Madeline Backus and P.S. Arianna have traveled from beginner novice to advanced, and from Colorado to the East Coast, and their journeys have landed them at their first CCI*** this weekend at the Jersey Fresh International.
A graduate A Pony Clubber, Backus, 20, has lived and competed for much of her life in Colorado. Backus’ mother, Laura, operates Pendragon Stud Equestrian Center in Larkspur, Colo., where she breeds Trakehner-Thoroughbreds crosses for careers in eventing and dressage.
The search for the perfect amateur horse can be tough—slugging through online ads, picking a few horses to try, spending hours in the car only to find out the seller left out some important details or just not clicking with the horse, then starting the process again.
So when Britt Gillis suddenly found herself looking for a new partner, she decided she’d better be specific.
Irish rider Eoin McMahon and QuestFinder fell at the water jump while competing at the Grand Prix of Munich CSI*** (Germany). McMahon, 20, was hospitalized, and QuestFinder was euthanized after the fall on May 8.
The 9-year-old Oldenburg gelding (Quintender—Cassandra, Landstreicher) fractured his leg and was euthanized due to his injury.
With 29 numbered obstacles and more than 40 jumping efforts, this year’s Rolex Kentucky CCI**** course is as big and bold as ever.
An optimum time of 11 minutes and 15 seconds at a speed of 570 meters per minute over 6400 meters, Derek di Grazia’s course will prove tough, and those that aren't accurate, bold and fit might struggle.
We took a walk with di Grazia, now in his sixth year of designing at Rolex, to learn more about some of the key combinations.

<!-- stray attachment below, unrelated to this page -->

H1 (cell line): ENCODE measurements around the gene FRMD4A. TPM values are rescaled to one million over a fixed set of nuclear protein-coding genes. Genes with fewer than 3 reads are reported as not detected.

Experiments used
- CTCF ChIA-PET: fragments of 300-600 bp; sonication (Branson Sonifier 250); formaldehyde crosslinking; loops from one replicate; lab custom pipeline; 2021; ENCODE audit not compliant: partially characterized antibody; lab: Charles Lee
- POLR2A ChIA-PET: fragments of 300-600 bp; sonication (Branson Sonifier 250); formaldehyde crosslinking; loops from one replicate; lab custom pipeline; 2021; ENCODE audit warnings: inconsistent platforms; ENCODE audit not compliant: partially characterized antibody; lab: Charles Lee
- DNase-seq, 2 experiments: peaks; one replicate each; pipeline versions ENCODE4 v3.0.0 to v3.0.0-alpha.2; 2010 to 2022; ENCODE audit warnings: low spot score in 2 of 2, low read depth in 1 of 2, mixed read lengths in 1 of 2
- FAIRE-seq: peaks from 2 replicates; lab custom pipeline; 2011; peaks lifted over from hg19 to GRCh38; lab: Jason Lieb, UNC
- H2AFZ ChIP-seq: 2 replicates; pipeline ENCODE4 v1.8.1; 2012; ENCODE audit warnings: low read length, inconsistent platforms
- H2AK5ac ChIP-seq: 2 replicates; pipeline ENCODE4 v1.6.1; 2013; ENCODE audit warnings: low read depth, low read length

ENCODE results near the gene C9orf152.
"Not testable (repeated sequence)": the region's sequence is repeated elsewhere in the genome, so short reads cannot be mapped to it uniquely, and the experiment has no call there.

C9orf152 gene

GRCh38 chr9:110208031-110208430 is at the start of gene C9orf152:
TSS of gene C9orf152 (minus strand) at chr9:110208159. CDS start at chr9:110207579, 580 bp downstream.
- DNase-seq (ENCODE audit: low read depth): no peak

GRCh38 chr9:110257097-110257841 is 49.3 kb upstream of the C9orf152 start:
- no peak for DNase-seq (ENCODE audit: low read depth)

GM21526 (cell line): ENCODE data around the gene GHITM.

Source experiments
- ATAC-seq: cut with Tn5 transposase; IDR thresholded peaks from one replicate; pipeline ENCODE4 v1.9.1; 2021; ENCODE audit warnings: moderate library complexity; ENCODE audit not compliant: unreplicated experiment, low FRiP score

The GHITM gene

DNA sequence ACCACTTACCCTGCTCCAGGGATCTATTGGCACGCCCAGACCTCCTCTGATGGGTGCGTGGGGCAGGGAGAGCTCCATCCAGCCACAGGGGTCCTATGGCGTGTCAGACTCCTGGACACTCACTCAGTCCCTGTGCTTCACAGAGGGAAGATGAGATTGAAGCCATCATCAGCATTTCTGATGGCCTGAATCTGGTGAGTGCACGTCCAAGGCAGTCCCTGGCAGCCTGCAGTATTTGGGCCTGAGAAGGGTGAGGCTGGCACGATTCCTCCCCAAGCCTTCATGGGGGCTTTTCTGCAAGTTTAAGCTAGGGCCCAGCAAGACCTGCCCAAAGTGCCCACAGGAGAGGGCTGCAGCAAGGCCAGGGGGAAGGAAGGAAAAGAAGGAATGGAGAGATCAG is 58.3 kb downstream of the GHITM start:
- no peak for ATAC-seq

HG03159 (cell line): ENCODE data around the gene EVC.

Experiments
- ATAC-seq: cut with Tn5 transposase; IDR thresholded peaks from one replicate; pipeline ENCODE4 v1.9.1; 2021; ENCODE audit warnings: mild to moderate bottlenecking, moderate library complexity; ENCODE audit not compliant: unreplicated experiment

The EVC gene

Stephen Bradley had a lot on his mind as he cantered down the centerline at the 1996 Rolex Kentucky Three-Day Event on Dr. Doolittle.
Having been eliminated after a cracking cross-country round at the Burghley Horse Trials CCI**** (England) the year before due to spur marks on Dr. Doolittle’s sides, Bradley needed to complete Rolex, then a CCI***, to show the U.S. selectors that they were worthy of the team for the 1996 Atlanta Olympic Games.
“He got his name for a reason!” Maya Black said with a laugh as she led me to the stall of her four-star horse Doesn’t Play Fair.
“He’s just a little opinionated about life. I always think he could have been named Napoleon,” she said.
Standing at the back of his stall, “Cody” clearly didn’t want to be bothered after he’d put in one of the best dressage tests of his career at the Cloud 11-Gavilan North LLC Carolina International CIC*** (N.C.) to tie for the lead.
“It’s the running joke now—it’s too late to train him, so we just go with this knowing full well it’s Tate’s world, and we live in it,” joked Sinead Halpin as she introduced me to her longtime partner Manoir de Carneville.